I can’t understand this housing crisis. Nobody needs to be homeless. We have 200,000 empty homes in England, with 4,297 in Birmingham alone. And that’s only the houses. There are countless empty cinemas, theatres, hospitals and stations that have been derelict for decades, and probably a few bunkers if you’re worried about nuclear holocaust. What a waste. Within 30 minutes’ walk of my home, there is a huge theatre (empty since 1989), a hospital (empty for decades) and a nursing home (empty since 2003), all sitting rotting while dithering owners make up their minds what to do with them. Imagine what perfect flats, hostels, community centres and shelters they could have made in the meantime.
I dream that squatting will return. Not just the odd squat, but a gigantic, coordinated, nationwide flash squat of multiple empty sites all at once, which might give the squatters more of a chance to settle in while the opposing forces flap around trying to decide which enormous phalanx to evict first.Continue reading...
Older generations complain of interest rates that reached 17%. But today’s record lows have contributed to house prices soaring out of reach of the young
If you’ve ever made the mistake of trying to debate generational inequality with a baby boomer – by pointing out, say, that they benefited from cheap housing, generous welfare and free university places, before voting consistently for governments that have denied those things to their children, all the while calling millennials lazy and entitled in an infuriatingly faux-indulgent way, as if their kids’ requests that their salaries bear some sort of relation to their actual living costs makes them the sort of spoiled divas who’d call a gold-plated Uber to take them to the lavatory ...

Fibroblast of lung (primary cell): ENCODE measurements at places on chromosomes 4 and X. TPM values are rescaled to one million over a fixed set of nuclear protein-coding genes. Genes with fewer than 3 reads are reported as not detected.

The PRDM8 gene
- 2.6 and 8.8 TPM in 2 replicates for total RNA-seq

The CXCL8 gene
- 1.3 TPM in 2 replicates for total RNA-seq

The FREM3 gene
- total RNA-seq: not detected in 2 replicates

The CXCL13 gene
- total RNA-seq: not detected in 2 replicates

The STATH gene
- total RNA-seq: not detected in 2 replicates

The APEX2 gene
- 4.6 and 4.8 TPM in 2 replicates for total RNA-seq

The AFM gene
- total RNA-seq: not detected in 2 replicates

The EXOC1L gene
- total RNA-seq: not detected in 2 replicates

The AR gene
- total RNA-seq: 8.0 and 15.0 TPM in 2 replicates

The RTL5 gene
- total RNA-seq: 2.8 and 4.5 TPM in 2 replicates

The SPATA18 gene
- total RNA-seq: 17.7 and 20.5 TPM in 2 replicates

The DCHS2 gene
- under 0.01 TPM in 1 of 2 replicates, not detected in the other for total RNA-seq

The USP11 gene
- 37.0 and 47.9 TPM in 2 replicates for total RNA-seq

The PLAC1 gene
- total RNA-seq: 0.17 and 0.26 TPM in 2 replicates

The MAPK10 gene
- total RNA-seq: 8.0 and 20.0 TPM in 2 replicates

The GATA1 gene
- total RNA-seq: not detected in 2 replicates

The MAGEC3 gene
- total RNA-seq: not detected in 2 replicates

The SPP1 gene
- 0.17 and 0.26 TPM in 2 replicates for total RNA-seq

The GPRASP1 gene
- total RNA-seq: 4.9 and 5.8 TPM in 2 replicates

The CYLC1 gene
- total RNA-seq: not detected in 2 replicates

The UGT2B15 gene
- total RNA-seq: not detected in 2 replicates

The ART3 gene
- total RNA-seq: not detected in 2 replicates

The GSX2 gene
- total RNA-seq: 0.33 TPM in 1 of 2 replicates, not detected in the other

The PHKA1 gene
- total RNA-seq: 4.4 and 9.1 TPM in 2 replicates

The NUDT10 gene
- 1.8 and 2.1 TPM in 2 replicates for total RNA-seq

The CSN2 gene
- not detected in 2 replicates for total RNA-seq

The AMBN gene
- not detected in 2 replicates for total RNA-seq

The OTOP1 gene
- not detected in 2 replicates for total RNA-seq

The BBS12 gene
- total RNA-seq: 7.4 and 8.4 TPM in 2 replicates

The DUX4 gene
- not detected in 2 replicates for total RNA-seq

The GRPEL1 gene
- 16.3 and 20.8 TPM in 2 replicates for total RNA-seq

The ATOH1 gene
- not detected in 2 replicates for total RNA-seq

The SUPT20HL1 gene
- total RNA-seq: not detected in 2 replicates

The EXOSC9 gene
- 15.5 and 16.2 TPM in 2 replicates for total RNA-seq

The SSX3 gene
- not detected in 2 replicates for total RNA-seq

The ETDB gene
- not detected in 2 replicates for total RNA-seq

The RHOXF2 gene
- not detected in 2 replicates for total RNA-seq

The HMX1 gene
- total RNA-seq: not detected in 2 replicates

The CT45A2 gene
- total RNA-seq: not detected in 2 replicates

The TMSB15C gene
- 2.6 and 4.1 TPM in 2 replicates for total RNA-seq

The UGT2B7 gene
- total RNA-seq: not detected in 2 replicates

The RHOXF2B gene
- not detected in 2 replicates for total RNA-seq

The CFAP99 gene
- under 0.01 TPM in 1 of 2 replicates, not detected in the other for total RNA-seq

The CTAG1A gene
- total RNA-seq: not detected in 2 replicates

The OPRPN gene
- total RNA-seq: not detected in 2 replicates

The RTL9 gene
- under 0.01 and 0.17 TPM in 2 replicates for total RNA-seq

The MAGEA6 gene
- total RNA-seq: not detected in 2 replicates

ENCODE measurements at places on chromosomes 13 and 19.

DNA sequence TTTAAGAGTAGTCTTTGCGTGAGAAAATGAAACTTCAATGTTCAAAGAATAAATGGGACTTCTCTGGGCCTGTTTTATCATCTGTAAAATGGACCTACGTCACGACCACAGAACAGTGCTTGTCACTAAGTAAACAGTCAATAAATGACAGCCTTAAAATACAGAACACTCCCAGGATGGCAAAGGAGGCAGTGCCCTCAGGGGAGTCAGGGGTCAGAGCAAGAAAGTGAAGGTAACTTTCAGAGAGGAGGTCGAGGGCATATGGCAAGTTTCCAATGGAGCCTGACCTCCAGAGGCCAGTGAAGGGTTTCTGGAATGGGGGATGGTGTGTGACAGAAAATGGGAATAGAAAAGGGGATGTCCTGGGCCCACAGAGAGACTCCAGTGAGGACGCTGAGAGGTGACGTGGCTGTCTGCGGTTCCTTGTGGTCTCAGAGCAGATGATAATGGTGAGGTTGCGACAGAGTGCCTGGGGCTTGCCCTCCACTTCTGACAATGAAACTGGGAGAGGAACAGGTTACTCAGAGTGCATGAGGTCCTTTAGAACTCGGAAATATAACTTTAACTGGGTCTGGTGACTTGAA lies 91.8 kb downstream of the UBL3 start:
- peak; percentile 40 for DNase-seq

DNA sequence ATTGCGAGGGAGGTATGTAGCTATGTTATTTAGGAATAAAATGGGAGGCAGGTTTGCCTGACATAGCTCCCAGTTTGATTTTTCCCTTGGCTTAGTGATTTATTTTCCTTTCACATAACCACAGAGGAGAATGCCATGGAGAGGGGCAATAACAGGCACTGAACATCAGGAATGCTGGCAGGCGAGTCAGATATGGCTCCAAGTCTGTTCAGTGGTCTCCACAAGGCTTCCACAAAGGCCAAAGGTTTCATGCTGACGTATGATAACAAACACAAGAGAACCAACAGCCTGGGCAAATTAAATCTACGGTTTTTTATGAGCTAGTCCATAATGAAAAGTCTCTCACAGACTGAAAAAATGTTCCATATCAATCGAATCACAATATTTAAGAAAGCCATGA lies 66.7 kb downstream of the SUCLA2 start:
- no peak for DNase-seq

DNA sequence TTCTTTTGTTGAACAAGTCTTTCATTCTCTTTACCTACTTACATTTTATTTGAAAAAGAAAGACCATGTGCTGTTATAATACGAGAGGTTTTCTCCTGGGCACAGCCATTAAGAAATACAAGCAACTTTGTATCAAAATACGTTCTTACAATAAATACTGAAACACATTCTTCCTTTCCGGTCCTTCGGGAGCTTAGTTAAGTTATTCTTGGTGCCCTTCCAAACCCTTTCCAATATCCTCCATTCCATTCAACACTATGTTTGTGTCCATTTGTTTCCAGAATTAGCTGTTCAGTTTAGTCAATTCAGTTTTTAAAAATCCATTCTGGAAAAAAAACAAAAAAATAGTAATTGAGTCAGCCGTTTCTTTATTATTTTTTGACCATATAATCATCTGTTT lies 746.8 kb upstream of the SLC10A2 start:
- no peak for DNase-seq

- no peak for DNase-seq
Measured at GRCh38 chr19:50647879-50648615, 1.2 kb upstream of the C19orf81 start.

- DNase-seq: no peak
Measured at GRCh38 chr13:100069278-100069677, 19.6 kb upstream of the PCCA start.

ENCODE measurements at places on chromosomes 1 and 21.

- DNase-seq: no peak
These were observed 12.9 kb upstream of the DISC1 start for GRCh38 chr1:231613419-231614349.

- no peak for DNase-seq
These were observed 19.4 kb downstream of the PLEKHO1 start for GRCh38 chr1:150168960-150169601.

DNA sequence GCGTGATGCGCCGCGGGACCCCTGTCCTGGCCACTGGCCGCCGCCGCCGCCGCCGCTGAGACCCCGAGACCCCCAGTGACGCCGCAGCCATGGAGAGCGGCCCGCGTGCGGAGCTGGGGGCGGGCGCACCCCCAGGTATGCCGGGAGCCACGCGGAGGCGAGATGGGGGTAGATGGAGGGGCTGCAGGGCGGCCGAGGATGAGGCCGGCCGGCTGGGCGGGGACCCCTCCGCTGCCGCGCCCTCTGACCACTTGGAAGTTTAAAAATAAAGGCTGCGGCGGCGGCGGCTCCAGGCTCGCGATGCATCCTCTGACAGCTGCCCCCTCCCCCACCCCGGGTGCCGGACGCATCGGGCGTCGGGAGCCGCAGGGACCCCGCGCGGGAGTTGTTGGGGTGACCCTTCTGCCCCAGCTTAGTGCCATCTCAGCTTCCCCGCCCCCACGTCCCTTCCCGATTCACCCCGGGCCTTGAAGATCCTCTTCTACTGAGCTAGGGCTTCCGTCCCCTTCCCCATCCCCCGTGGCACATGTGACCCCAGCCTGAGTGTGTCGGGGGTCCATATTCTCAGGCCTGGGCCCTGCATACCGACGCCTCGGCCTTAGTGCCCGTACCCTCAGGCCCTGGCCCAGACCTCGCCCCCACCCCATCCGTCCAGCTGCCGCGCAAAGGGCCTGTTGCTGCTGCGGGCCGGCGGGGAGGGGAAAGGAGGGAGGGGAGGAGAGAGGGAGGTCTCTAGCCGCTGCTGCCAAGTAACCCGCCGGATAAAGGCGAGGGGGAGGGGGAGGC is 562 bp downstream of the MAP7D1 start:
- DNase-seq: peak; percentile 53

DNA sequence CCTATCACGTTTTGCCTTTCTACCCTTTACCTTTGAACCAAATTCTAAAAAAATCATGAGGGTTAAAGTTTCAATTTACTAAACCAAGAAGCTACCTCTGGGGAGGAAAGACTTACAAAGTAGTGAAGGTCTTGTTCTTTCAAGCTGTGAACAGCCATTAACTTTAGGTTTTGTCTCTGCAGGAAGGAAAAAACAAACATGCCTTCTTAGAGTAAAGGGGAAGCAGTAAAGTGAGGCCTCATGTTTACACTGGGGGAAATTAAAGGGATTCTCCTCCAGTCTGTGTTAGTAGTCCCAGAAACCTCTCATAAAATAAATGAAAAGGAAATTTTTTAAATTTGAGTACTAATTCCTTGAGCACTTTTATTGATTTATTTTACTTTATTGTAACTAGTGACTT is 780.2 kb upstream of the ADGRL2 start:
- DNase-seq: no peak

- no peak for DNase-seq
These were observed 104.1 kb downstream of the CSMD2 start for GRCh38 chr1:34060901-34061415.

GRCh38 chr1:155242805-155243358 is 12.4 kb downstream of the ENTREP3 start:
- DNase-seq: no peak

Anyway. If you’ve ever had this annoying row with an ageing relative, then you’ll know that they have one last trump card, one last line of defence for their privileges. Interest rates, they’ll say. None of this 0.25% Bank of England rate in our day. We had proper interest rates. You don’t know you’re born.
Bubbles tend to burst. Prices can’t rise forever: one day, interest rates must surely riseContinue reading...
Too many housing associations have focused on being developers. They have lost sight of their mission to provide good homes at genuinely affordable prices
I recently spoke at a large meeting, organised by Westminster North MP Karen Buck, of angry tenants and shared owners from a housing association.